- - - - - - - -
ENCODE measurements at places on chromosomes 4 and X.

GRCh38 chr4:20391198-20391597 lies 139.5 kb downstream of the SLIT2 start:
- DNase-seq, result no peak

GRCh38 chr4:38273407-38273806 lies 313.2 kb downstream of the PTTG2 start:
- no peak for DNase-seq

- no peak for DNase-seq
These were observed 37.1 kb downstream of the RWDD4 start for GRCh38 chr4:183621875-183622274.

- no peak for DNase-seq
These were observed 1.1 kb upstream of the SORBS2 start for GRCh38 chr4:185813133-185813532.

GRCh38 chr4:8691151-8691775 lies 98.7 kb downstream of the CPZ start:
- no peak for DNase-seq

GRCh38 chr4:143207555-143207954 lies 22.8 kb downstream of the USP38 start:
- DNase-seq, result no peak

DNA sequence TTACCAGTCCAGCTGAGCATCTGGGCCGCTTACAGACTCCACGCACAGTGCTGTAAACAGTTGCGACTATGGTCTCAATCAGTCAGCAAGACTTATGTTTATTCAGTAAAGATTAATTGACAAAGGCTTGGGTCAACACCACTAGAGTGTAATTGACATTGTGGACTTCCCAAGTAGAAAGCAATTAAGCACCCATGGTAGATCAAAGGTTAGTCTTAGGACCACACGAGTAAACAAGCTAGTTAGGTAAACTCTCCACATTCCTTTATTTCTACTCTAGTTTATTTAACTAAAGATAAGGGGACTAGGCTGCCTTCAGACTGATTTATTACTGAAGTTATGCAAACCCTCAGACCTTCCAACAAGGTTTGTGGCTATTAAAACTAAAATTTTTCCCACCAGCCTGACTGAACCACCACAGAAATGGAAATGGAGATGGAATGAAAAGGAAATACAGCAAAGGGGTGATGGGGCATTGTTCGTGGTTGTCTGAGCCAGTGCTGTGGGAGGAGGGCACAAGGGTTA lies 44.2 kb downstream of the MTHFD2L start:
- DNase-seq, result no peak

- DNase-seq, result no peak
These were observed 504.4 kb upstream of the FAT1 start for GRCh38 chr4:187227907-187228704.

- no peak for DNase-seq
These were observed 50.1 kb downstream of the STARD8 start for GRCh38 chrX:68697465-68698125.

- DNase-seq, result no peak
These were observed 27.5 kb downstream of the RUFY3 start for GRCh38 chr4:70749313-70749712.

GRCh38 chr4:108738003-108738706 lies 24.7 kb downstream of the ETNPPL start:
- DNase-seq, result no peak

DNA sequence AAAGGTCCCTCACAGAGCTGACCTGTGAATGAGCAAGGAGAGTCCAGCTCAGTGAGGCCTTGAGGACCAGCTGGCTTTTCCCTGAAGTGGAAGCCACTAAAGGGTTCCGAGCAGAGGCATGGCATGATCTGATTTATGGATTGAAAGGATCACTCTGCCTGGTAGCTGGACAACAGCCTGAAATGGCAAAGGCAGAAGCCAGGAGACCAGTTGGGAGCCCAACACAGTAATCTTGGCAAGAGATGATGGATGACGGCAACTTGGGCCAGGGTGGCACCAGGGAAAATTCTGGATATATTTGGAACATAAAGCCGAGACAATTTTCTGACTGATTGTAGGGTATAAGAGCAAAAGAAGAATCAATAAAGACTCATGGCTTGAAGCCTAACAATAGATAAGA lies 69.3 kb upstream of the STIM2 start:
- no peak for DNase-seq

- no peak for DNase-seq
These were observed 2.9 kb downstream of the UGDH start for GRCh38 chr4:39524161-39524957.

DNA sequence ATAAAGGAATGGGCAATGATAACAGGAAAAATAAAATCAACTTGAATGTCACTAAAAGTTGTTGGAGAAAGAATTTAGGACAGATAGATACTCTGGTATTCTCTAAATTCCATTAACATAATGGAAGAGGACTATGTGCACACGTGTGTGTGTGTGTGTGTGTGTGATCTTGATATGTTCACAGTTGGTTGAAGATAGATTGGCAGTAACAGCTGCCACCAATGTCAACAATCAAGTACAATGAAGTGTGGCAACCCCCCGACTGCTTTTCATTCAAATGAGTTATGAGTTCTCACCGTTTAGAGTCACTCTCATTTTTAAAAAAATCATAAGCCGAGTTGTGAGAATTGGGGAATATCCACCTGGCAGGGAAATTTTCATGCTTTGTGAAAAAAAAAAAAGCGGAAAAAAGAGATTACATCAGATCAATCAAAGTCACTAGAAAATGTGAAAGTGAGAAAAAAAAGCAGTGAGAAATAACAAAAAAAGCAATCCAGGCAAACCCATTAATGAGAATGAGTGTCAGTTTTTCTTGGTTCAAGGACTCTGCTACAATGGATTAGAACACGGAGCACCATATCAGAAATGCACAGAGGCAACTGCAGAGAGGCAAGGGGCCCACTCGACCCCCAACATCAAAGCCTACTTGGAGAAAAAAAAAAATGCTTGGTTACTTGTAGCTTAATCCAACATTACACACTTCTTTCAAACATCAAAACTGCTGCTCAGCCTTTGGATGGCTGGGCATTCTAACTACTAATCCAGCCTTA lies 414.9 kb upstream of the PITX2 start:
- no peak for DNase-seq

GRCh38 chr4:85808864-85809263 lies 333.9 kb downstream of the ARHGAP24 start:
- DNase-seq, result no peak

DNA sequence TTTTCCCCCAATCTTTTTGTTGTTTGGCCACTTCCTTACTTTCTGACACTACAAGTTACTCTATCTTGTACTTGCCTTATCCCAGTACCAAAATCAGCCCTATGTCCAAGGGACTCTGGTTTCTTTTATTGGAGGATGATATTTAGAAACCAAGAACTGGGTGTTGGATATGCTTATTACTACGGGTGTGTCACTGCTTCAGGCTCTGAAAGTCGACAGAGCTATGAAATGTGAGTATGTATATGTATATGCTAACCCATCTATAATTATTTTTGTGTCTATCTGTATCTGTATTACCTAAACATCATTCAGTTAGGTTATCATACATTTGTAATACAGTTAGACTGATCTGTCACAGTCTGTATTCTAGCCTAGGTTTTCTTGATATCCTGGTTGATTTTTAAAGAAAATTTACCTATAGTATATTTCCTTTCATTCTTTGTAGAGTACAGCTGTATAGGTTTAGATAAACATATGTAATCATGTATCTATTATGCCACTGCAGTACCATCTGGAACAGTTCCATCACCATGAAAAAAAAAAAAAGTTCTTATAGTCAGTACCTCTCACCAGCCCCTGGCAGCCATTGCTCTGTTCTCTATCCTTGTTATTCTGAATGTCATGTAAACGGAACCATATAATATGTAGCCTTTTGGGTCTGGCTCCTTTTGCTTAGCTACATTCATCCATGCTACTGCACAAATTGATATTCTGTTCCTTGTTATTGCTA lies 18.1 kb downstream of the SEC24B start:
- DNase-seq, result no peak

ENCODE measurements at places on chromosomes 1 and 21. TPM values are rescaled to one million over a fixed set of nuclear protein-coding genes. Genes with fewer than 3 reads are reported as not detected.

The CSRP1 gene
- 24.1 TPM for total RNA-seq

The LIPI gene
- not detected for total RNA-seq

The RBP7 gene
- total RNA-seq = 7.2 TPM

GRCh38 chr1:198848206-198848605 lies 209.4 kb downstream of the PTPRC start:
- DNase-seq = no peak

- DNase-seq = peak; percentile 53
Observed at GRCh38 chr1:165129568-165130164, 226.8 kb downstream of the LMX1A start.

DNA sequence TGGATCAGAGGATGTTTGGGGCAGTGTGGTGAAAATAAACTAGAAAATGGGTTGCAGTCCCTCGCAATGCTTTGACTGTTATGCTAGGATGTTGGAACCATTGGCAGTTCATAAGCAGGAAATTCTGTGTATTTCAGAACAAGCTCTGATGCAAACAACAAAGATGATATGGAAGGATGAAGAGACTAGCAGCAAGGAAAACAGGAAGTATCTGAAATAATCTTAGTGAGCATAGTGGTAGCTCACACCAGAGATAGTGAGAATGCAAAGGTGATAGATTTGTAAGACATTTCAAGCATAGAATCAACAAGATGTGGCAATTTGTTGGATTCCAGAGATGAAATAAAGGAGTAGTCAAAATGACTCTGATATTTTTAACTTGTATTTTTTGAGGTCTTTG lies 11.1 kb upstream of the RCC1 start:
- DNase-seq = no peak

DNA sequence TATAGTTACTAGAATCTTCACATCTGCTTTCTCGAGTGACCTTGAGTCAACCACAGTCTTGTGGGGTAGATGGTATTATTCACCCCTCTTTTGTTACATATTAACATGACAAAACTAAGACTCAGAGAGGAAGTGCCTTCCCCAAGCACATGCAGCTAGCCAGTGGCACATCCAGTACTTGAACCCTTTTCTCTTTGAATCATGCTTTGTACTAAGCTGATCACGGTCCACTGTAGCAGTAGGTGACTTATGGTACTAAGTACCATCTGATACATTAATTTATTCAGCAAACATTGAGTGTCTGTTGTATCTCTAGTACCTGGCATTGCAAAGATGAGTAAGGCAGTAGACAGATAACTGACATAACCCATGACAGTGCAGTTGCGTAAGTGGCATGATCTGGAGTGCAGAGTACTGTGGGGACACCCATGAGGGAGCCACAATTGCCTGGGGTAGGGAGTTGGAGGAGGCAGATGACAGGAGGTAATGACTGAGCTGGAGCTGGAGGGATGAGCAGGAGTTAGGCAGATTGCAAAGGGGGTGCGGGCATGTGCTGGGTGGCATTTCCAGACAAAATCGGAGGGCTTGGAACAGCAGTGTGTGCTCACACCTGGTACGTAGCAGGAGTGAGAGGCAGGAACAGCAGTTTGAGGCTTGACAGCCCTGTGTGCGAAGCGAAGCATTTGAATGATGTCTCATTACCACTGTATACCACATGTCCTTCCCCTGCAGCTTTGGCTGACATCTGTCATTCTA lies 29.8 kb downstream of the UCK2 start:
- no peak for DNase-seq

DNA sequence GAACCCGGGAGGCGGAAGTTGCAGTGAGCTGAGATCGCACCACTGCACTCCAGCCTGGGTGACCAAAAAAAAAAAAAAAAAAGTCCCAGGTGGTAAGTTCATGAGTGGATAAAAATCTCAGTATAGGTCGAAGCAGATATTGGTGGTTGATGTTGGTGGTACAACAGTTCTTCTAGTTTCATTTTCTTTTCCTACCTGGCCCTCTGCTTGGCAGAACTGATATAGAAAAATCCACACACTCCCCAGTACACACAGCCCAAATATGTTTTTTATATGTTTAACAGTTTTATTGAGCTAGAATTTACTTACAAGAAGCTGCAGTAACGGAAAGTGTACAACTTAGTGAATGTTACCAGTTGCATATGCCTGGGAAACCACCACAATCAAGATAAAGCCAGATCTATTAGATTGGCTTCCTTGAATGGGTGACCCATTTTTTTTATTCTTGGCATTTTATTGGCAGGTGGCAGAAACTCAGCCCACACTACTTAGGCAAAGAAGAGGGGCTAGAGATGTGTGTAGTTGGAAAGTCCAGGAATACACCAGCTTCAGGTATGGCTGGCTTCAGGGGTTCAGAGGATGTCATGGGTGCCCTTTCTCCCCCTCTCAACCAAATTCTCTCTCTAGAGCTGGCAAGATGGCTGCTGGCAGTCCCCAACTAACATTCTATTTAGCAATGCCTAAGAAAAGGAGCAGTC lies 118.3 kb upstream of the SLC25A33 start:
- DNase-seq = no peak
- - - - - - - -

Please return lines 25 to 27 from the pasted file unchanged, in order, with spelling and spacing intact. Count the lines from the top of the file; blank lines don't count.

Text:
- no peak for DNase-seq

- no peak for DNase-seq
These were observed 2.9 kb downstream of the UGDH start for GRCh38 chr4:39524161-39524957.